When the dust settled, Tilden had won the popular vote, with 4,284,020 (51%) to Hayes’s 4,036,572 (48%), a margin of less than 250,000.  The only thing that mattered, though, was the Electoral College count, and there, Tilden’s 184 electoral votes were one short of a majority, while Hayes’s 165 electoral votes left him 20 ballots shy of the presidency.   The remaining 20 electoral votes were in dispute:  one from Oregon and 19 from the three Southern states which still retained Reconstruction governments—Florida (4), Louisiana (8), and South Carolina (7).  

In the three Southern states, both parties were claiming victory in close elections and charging the other party with vote fraud.  Being the party in power in those states, the Republicans had a majority on the returning boards, which would certify the election results.  They threw out enough Democratic votes to give the election in their states to Hayes and the Republican gubernatorial candidates.  In Louisiana and South Carolina, Democrats declared their gubernatorial candidates elected, established rival state administrations, and certified Tilden the winner in their states.  In Florida, the state supreme court ruled in favor of the Democratic gubernatorial candidate, but let Hayes’s margin of victory stand.  The new Florida governor promptly appointed a Democratic returning board which announced that Tilden had carried the state.

The Constitutional Problem

The lack of an Electoral College majority in 1800 between Thomas Jefferson and his running mate, Aaron Burr, led to the election of Jefferson by the House of Representatives and to the eventual passage of the 12th Amendment to the U.S. Constitution, which required electoral votes to be cast separately for president and vice president.  In 1824, the lack of an Electoral College majority among four presidential nominees resulted in the House choosing John Quincy Adams over the winner of a plurality of the popular vote, Andrew Jackson.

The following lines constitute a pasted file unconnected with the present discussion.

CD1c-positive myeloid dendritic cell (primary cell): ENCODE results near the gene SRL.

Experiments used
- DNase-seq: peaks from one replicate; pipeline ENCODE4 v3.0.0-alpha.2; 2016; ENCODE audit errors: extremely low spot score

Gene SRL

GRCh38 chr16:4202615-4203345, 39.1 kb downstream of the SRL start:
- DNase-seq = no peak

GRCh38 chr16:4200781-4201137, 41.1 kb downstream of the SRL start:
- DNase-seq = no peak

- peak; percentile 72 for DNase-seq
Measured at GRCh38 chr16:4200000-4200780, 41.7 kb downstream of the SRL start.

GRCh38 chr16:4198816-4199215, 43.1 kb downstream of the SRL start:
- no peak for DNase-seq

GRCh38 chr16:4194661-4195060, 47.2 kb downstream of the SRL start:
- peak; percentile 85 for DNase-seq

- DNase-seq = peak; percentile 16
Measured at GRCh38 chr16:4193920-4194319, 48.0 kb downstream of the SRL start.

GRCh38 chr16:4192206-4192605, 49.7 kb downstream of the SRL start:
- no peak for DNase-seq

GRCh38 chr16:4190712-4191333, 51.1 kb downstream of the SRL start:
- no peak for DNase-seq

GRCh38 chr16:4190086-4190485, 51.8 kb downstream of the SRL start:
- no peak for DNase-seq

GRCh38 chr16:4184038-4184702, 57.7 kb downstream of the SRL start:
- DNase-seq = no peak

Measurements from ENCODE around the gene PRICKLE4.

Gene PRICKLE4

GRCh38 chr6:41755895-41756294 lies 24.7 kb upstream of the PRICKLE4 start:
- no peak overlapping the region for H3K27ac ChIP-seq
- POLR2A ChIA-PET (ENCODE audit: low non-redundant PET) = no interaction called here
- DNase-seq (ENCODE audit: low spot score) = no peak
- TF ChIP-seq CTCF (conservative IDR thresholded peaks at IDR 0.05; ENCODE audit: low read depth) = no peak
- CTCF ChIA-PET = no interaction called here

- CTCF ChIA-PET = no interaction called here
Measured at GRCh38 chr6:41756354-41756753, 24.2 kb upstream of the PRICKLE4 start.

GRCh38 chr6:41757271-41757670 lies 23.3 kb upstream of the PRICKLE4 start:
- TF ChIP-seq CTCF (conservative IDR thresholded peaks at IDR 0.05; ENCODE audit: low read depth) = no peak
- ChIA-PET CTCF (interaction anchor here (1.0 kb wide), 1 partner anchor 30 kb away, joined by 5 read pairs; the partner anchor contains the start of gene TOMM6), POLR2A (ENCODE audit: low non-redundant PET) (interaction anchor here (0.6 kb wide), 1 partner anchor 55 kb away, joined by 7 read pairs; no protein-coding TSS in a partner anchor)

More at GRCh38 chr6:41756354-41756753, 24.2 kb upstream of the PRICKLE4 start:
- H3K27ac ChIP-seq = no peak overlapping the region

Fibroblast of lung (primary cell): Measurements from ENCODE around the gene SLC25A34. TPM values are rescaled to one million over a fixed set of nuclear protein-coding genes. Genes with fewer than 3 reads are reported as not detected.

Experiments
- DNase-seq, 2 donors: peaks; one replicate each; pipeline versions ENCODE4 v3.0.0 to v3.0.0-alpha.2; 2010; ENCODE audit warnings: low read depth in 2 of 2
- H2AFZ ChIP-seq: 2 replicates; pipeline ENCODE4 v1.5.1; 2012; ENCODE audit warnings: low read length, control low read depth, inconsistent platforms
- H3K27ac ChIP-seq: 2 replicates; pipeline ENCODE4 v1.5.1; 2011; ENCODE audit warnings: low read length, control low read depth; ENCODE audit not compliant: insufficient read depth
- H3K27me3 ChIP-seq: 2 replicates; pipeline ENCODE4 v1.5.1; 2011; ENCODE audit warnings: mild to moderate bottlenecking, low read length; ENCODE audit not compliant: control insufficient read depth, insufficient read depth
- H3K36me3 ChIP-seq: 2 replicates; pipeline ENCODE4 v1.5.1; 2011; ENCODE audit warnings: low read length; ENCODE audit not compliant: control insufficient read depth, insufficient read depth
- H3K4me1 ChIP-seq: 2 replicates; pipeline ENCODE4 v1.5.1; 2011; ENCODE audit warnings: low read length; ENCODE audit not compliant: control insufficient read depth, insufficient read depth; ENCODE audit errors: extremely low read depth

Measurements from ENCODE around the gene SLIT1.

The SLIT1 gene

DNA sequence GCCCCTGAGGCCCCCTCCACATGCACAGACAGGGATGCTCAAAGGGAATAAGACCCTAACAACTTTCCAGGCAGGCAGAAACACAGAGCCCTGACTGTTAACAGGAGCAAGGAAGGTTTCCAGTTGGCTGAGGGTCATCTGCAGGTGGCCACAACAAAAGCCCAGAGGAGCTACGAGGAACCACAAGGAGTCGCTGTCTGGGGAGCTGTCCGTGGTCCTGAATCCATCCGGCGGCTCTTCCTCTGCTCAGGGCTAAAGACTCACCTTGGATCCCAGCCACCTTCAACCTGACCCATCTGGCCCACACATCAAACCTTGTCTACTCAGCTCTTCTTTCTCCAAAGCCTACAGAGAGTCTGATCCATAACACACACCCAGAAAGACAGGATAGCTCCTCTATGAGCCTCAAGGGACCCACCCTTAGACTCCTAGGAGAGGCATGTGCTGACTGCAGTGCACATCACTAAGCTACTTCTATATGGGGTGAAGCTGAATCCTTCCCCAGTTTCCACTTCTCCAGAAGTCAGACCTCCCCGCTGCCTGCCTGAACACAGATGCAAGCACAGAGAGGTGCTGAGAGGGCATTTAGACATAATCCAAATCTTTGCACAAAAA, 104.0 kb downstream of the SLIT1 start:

The Constitution, however, did not provide for the unprecedented scenario of 1876:  disputed, multiple Electoral College returns from four states.  The 12th Amendment merely stated that the president of the Senate shall open and count the election certificates before a joint session of Congress, without any mention of who had the authority to determine contested returns.  Since the death of Vice President Henry Wilson in 1875, the president pro tempore of the Senate was Republican Thomas Ferry of Michigan.  The Democrats did not want him to determine which returns were legitimate.  Since the Democrats controlled the House in both the outgoing and incoming Congresses, the Republicans did not want that body to choose the new president.  The Electoral College controversy would drag on for months, not reaching resolution until almost the eve of the scheduled inauguration on Monday, March 5, 1877.